|Publication number||US5452413 A|
|Application number||US 07/993,182|
|Publication date||Sep 19, 1995|
|Filing date||Dec 18, 1992|
|Priority date||Dec 18, 1992|
|Publication number||07993182, 993182, US 5452413 A, US 5452413A, US-A-5452413, US5452413 A, US5452413A|
|Inventors||Jerry A. Blades|
|Original Assignee||International Business Machines Corporation|
|Export Citation||BiBTeX, EndNote, RefMan|
|Patent Citations (20), Non-Patent Citations (4), Referenced by (41), Classifications (12), Legal Events (6)|
|External Links: USPTO, USPTO Assignment, Espacenet|
The invention disclosed in this application is related to an application for U.S. patent application Ser. No. 07/992,891 filed concurrently herewith and entitled "METHOD AND SYSTEM FOR MANIPULATING DATA THROUGH A GRAPHIC USER INTERFACE WITHIN A DATA PROCESSING SYSTEM".
Applicant incorporates said application Ser. No. 07/992,891 by reference herein.
1. Technical Field
The present invention relates in general to improved data processing systems and in particular, to improvements in manipulating data through a graphic user interface within a data processing system. Still more particularly, the present invention relates to improvements in a graphic user interface for manipulating the display of wide-angle images displayed in a data processing system.
2. Description of the Related Art
The manipulation of data in a data processing system is well known in the prior art. Data may be manipulated in many ways in a modern state-of-the-art data processing system including: data accessing, data encoding, data communications, data compression, data conversion, data entry, data exchange, data filing, data linking, data locking, data manipulation, data mapping, data modeling, data processing, data recording, data sorting, and data transferring. The large amounts of data that are available to the user of a modern state-of-the-art data processing system often become overwhelming in magnitude and complexity. These situations may often arise in the creation and execution of multimedia presentations.
Data processing systems are capable of communicating information to users in many formats, including: text, graphics, sounds, animated graphics, synthesized speech, and video. Multimedia presentations employ a data processing system to combine such information formats into a coherent and comprehensive presentation to the user.
As a result of the increasing complexity of data processing systems and with the introduction of multimedia presentations, attempts have been made to simplify the interface between a user and the large amounts of data present within a modern data processing system. One example of an attempt to simplify the interface between a user and a data processing system is the utilization of a so-called graphic user interface (GUI) to provide an intuitive and graphical interface between the user and the data processing system. A GUI is an interface system, including devices, by which a user interacts with a system, system components, and/or system applications via windows or view ports, icons, menus, pointing devices, etc.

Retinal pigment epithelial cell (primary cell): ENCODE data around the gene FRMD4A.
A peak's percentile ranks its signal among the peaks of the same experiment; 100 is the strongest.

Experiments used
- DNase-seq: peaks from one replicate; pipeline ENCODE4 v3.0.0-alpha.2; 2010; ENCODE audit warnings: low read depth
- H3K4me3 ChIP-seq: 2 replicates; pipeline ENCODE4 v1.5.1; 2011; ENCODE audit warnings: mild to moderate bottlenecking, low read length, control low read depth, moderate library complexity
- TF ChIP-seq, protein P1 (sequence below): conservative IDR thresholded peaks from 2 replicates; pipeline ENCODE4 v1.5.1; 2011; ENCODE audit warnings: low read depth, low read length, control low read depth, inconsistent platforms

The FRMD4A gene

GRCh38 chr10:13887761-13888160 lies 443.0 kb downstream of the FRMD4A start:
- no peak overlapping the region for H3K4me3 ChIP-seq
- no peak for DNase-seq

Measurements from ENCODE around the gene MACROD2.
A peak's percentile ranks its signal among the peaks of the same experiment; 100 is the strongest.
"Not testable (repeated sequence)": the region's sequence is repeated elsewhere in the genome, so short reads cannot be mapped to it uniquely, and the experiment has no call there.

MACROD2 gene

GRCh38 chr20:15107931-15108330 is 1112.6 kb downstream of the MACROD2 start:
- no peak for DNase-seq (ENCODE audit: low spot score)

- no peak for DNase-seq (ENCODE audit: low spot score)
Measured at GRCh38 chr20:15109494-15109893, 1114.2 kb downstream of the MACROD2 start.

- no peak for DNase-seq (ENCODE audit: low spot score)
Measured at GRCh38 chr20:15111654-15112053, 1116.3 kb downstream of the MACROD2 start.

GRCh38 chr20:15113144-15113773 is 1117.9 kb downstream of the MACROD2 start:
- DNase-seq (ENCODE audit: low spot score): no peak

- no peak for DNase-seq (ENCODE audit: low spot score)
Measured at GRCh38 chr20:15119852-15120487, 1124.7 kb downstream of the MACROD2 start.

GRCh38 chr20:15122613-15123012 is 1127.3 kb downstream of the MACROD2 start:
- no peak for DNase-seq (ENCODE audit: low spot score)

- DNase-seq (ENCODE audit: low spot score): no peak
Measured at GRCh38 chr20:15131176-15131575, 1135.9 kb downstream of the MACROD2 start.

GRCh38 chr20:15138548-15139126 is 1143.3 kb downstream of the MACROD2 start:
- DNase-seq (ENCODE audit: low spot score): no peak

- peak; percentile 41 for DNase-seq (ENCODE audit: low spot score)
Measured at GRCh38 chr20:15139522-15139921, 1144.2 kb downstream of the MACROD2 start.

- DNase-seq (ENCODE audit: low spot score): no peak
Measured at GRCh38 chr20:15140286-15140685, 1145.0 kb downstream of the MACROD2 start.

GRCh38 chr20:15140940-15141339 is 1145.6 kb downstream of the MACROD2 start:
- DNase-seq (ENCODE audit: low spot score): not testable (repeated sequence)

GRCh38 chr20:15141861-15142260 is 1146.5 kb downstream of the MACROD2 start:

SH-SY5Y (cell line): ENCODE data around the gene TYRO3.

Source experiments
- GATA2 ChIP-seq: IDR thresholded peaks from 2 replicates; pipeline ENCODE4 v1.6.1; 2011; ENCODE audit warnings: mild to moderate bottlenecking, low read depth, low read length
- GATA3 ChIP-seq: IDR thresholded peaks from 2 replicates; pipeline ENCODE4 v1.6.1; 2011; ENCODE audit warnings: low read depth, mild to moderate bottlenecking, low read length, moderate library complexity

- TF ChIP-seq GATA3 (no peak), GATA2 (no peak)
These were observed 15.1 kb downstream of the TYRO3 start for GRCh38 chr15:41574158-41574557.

The term "mouse", when utilized in this document, refers to any type of operating system supported graphical pointing device including, but not limited to: a mouse, track ball, light pen, touch screen, and, the like. A pointing device is typically employed by a user of a data processing system to interact with the data processing system's GUI. A "pointer" is an iconic image controlled by a mouse or other such devices, and is displayed on the video display device of a data processing system to visually indicate to the user icons, menus, or the like that may be selected or manipulated.
A "scroll bar" is a known user interface component that is associated with a scrollable area of a display, indicating to a user that more information is available and may be added in a particular direction with respect to the display. A scroll bar may be utilized to scroll additional data into view and a scroll bar typically includes a slider and scroll buttons.
Graphic images may, for example, consist of "wide-angle" or panoramic images. A wide-angle or panoramic image, hereinafter referred to as "wide-angle image", may be, for example, digitized photographs, videos or a computer generated image. Wide-angle images may be presented to a user in a multimedia presentation. When viewing this material on a multimedia data processing system, the screen or viewing window on the display device or video display terminal may not be capable of displaying the entire image at one time without distorting the image or reducing the clarity of the image. Presently available GUIs do not provide quick and easy manipulation of such wide-angle images.